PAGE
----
Ian Payne 4am - 7am
Huawei: Row Over Chinese Firm Involvement In UK Telecoms Explained
30 April 2019, 12:26 | Updated: 2 April 2020, 15:00
The National Security Advisor has opened an inquiry into security council leaks, after details of a security council meeting on Huawei's involvement in British telecom infrastructure was leaked. But who are Huawei, and why is it a sticking point for politicians?
Britain's National Security Advisor Sir Mark Sedwill has written to Ministers and their staff asking whether they have had any contact with a journalist who published details of National Security Council meeting, in which it was reported Chinese telecoms firm Huawei has been given the 'green light' to build parts of "non core" infrastructure.
But who are Huawei, and why have foreign governments warned against their involvement?
Who Are Huawei?
Huawei is a Chinese telecoms and consumer electronics company.
It manufacturers mobile phones, smartwatches and computers, as well as computer storage systems and infrastructure for telecommunications.
This part of their business, the telecom infrastructure, has been involved in providing technology to support the UK's 3G and 4G networks.
What Is 5G?
5G is the next generation of wireless connectivity, promising to bring internet speeds 10-20 times faster than those on 4G.
The quicker speed means that you can watch videos on your phone without them 'buffering' too much.
5G will also play a key role in the 'internet of things' (IoT), which allows people to control things in their home (lights, washing machines, and other consumer electronics) as well as allowing driverless cars to operate.
IoT also applies to infrastructure, with water and air-quality monitoring systems using the technology to send data to operators, and to control traffic lights and display live departures at bus stops and train stations.
Why Is Huawei's Involvement In UK Telecoms Controversial?
The head of MI6, Alex Younger, said that that UK needed to decide if it was "comfortable" with using Chinese technology.
"We need to decide the extent to which we are going to be comfortable with Chinese ownership of these technologies and these platforms in an environment where some of our allies have taken quite a definite position," said Mr Younger.
"It’s not wholly straightforward."
And other governments around the world have blocked Huawei technology being used in the next-generation mobile networks, with the primary reason behind the decision being one of security concern.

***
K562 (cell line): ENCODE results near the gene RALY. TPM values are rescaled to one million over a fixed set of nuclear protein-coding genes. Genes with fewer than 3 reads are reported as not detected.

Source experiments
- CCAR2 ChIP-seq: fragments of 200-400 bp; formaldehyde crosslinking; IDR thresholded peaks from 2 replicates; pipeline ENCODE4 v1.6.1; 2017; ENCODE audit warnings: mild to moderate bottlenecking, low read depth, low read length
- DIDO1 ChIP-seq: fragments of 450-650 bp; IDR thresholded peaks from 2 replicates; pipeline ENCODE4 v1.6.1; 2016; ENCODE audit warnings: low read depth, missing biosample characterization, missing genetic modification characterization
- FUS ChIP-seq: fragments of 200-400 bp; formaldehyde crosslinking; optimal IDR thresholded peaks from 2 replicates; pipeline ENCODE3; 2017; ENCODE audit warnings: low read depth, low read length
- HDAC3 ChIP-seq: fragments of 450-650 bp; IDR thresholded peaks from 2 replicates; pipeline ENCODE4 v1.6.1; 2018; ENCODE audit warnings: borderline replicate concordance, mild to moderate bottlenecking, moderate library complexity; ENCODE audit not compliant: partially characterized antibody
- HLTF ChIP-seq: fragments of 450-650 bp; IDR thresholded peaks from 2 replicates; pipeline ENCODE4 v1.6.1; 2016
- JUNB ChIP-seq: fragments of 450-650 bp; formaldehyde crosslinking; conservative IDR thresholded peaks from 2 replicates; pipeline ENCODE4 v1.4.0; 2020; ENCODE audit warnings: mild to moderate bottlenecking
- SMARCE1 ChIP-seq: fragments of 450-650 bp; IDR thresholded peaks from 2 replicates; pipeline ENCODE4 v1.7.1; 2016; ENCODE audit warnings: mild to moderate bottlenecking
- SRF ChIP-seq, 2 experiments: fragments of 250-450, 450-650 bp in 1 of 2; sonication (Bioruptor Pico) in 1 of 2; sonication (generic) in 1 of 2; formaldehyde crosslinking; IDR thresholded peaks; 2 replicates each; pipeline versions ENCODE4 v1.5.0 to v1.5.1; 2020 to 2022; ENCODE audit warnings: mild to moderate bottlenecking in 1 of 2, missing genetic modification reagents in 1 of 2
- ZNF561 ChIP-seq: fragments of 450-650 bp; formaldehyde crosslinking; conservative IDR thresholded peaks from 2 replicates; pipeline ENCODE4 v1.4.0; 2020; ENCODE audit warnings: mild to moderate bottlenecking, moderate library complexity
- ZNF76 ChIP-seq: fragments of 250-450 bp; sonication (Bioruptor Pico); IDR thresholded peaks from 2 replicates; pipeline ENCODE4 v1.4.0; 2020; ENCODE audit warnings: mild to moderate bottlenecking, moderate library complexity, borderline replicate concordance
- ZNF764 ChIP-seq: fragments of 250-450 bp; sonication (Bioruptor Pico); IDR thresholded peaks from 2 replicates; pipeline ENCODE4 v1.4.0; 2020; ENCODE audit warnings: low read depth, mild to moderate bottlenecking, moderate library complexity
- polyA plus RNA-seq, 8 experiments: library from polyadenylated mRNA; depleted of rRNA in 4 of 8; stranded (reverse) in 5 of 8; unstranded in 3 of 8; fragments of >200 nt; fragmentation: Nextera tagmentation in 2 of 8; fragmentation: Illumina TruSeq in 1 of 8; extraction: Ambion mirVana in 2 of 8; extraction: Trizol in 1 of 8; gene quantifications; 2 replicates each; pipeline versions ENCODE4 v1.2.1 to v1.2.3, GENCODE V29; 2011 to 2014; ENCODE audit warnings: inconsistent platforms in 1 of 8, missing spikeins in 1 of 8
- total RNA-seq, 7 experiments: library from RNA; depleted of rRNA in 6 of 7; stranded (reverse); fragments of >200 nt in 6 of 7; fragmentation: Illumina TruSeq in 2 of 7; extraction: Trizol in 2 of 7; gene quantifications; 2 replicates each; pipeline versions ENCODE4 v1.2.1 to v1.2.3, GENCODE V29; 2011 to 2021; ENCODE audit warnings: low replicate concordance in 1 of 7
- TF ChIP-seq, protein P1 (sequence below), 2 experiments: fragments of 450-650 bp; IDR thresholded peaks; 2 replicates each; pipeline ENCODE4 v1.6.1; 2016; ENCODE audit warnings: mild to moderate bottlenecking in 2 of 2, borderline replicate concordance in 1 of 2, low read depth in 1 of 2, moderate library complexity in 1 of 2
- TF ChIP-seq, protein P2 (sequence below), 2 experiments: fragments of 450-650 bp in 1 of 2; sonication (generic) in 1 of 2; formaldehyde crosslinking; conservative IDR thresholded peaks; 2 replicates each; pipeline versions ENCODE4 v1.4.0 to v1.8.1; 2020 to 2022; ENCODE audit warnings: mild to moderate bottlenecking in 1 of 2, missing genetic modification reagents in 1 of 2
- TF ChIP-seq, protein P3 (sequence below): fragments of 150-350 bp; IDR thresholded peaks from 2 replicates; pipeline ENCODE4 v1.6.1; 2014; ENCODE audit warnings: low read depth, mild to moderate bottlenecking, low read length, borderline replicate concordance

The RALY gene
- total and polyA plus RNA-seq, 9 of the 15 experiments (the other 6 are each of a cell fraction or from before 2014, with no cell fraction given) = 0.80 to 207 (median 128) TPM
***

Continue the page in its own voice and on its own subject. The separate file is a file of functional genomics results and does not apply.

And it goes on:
British telecom giants BT and EE have already begun removing equipment made by Huawei from core parts of their 3G and 4G operations.
They also plan to exclude the firm from bidding on future 5G contracts.
But whilst Huawei has said it never intends to hand over information to the Chinese government, there is some skepticism over whether it would have a choice.
How Have Other Countries Reacted To Huawei?
The US, Australian, Japanese and New Zealand governments have banned Huawei from providing components to build 5G networks in their countries.
But Germany has decided not to ban the firm, with Jochen Homann, president of regulator the Bundesnetzagentur, saying he is yet to see evidence that the company poses a security risk.
In France, politicians are debating a bill that will mean network equipment undergoes strict testing to decide whether it poses any security risk, giving powers to the government to block any manufacturer that might be subjected to interference from a state that is not a member of the European Union.
Italy has not moved to block Huawei, despite earlier saying it would, and Canada has not yet made a decision.
What Has A National Security Council Meeting Leak Got To Do With Huawei?
News that Prime Minister Theresa May gave the 'green light' to Huawei's involvement in Britain's 5G network was leaked from a National Security Council meeting.
The National Security Council, comprised of the Prime Minister and some senior Cabinet Ministers, as well as military and intelligence officers, is to discuss and oversee all issues relating to intelligence coordination, defence strategy and other national security matters.
But information about one meeting, in which Huawei's involvement in British telecoms was discussed, was published in the Telegraph newspaper.
Despite warnings from the United States and senior Ministers, the council agreed to allow the Chinese firm 'limited access' to help build parts of "noncore" infrastructure.
Following the leak, Sir Mark Sedwill, the National Security Advisor, wrote to Ministers and their staff who attended a meeting of the National Security Council asking whether they will be willing to cooperate with an inquiry into the leak.
It was reported that Sir Mark demanded they confirm or deny whether they had contact with the journalist, and whether they would be willing to cooperate with an inquiry.
Several cabinet ministers have publicly denied they were involved: Jeremy Hunt said the leaks were "utterly appalling," and Gavin Williamson insisted "neither I nor any of my team have divulged information from the National Security Council."
Sajid Javid said it was "completely unacceptable" for any Government minister to "share sensitive information that cannot be out in the public domain."